Domestic rate definition
Domestic rates are defined as the interest rate of currencies in their own countries expressed in real terms. By comparing the interest rates of domestic currency against the rates of foreign currencies, it may be possible for investors to identify opportunities for arbitrage transactions; these allow investors to offset lower interest rates for one currency against higher rates paid by another and derive a profit without significant risk.
Interest rate parity
The concept of interest rate parity deals with the exchange rate for currencies that have different interest rates, and presumes that no guaranteed risk-free profit can be derived through leveraging interest rates against each other on the FOREX market. For instance, if interest rate parity applies, then the returns achieved by borrowing in domestic currency at the domestic rate, then exchanging the domestic currency for foreign currency and purchasing interest-bearing securities at the foreign currency’s prevailing rate should not produce profit or loss for the investor. In reality, this is rarely exactly the case; by researching the current market conditions and offsetting the varying interest rates and exchange rates available, arbitrageurs can often achieve virtually riskless profits in the FOREX market for short periods of time. These profits typically are very small and require large investments in order to make them worthwhile, however.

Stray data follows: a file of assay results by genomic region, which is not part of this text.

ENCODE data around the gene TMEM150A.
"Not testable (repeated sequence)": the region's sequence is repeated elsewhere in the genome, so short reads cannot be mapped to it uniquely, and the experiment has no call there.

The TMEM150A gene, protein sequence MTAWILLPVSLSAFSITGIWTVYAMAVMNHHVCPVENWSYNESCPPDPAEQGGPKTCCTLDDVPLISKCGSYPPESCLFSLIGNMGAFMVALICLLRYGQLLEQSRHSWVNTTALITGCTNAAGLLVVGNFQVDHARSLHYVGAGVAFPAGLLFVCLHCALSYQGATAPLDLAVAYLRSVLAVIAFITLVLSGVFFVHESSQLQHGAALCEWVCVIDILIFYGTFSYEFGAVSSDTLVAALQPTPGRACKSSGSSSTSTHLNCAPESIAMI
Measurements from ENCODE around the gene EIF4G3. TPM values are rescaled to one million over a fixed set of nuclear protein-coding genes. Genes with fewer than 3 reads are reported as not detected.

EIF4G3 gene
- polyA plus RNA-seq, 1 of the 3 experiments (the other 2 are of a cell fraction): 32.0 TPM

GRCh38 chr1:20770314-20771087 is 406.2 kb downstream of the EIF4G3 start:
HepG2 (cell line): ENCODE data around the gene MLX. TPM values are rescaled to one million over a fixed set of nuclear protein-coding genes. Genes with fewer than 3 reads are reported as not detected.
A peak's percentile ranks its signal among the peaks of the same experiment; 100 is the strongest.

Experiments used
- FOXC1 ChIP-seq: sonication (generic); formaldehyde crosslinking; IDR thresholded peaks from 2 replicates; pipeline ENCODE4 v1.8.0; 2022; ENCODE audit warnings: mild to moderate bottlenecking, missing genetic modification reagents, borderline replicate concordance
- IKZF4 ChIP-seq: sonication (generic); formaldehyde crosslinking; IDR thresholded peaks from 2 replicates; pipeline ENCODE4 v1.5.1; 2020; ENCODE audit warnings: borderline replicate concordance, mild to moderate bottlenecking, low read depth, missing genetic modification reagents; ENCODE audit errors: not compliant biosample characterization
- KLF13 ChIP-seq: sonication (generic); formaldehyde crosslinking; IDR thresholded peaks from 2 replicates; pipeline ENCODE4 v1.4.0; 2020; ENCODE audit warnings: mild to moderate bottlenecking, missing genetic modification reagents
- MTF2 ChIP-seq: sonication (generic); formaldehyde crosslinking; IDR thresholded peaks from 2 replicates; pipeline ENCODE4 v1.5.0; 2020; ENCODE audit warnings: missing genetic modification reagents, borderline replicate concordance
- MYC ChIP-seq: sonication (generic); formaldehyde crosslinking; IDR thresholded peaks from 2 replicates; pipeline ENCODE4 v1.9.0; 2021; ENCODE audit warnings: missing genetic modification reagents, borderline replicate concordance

Effects of domestic rates
Typically, domestic rates are determined by a combination of market factors and governmental oversight. When domestic rates are higher, international investment in bonds and government-backed securities tends to increase, drawn by the higher return on initial investment. However, money becomes tighter within the country, since there is greater demand for a limited supply of circulating currency. This can lead to negative economic effects like layoffs and unemployment, and can hinder companies from obtaining necessary funds, leading to a recession. Lower interest rates tend to discourage international investment, but can allow freer access to funds for companies looking to expand; additionally, these rates can sometimes offer opportunities for arbitrage, allowing companies to profit by international FOREX trades. The FOREX market is the largest and most liquid financial market in the world; because it is so volatile, the value of any currency is usually closely tied to an amount that yields interest rate parity with other currencies traded on the market. While arbitrage opportunities do exist, they are usually of short duration and quickly assimilated into the exchange value of currencies on the overall FOREX market.